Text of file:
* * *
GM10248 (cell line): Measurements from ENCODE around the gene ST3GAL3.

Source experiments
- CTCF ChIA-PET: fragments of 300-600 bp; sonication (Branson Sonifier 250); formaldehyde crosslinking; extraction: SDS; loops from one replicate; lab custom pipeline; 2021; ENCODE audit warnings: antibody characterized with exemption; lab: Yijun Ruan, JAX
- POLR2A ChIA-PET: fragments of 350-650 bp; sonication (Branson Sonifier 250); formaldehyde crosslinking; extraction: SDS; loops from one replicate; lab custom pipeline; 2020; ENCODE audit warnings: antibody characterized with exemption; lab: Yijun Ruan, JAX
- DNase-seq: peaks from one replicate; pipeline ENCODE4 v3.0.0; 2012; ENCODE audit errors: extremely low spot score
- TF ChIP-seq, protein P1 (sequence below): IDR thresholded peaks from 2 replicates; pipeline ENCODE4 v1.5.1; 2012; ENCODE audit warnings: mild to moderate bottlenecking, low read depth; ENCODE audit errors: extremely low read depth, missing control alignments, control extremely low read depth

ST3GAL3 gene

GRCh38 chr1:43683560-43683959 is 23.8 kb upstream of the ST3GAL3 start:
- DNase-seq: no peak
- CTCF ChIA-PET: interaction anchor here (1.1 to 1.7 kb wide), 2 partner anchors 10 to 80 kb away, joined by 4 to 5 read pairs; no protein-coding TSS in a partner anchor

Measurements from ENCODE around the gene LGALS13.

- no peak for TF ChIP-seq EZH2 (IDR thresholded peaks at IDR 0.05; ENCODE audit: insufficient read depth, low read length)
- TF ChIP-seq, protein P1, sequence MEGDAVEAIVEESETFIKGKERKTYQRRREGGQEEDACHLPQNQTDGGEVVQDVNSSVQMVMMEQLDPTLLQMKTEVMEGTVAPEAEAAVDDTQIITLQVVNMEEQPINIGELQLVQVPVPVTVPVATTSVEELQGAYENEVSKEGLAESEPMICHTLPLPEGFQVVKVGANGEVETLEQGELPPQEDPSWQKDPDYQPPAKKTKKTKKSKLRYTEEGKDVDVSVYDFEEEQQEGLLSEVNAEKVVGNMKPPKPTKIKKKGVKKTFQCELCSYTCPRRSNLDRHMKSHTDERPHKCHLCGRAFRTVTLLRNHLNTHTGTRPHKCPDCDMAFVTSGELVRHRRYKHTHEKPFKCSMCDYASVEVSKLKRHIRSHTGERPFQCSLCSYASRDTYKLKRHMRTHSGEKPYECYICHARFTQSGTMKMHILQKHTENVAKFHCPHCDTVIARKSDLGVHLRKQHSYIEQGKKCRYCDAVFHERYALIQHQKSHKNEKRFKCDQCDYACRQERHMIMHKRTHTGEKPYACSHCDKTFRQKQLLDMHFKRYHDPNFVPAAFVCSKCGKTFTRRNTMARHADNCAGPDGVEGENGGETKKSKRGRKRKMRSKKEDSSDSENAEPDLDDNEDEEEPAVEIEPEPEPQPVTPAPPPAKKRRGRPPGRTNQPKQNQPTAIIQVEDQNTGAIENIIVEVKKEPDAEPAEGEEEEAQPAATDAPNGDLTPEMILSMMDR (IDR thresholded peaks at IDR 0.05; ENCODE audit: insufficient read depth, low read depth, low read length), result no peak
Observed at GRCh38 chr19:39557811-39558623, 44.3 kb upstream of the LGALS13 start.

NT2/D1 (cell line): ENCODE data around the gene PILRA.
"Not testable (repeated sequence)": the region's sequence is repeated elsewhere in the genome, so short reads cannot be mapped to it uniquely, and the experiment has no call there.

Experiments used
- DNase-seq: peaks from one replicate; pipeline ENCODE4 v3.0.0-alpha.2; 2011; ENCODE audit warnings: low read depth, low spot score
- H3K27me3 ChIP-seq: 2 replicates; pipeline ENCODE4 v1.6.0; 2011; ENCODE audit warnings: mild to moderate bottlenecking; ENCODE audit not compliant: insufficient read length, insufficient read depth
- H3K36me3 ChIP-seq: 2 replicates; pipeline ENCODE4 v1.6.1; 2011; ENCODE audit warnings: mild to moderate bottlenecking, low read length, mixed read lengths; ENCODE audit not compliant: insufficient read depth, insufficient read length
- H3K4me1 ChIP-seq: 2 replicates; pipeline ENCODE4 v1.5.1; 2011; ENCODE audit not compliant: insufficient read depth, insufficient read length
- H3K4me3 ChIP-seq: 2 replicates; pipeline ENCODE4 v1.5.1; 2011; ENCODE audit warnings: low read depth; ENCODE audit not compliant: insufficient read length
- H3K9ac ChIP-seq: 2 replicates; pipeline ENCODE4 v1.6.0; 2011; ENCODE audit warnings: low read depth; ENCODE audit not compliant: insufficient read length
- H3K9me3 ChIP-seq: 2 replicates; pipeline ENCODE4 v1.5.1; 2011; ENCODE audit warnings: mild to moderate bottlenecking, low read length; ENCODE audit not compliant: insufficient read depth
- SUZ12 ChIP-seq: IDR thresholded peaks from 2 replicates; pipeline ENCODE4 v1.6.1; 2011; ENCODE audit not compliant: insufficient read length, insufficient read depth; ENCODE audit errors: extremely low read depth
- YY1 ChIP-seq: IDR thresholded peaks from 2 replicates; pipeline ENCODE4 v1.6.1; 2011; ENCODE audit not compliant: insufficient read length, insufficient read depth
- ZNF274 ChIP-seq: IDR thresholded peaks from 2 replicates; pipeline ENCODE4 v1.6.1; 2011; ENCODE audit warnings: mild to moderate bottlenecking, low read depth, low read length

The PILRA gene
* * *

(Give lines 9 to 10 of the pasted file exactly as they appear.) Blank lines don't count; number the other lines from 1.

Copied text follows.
- DNase-seq: no peak
- CTCF ChIA-PET: interaction anchor here (1.1 to 1.7 kb wide), 2 partner anchors 10 to 80 kb away, joined by 4 to 5 read pairs; no protein-coding TSS in a partner anchor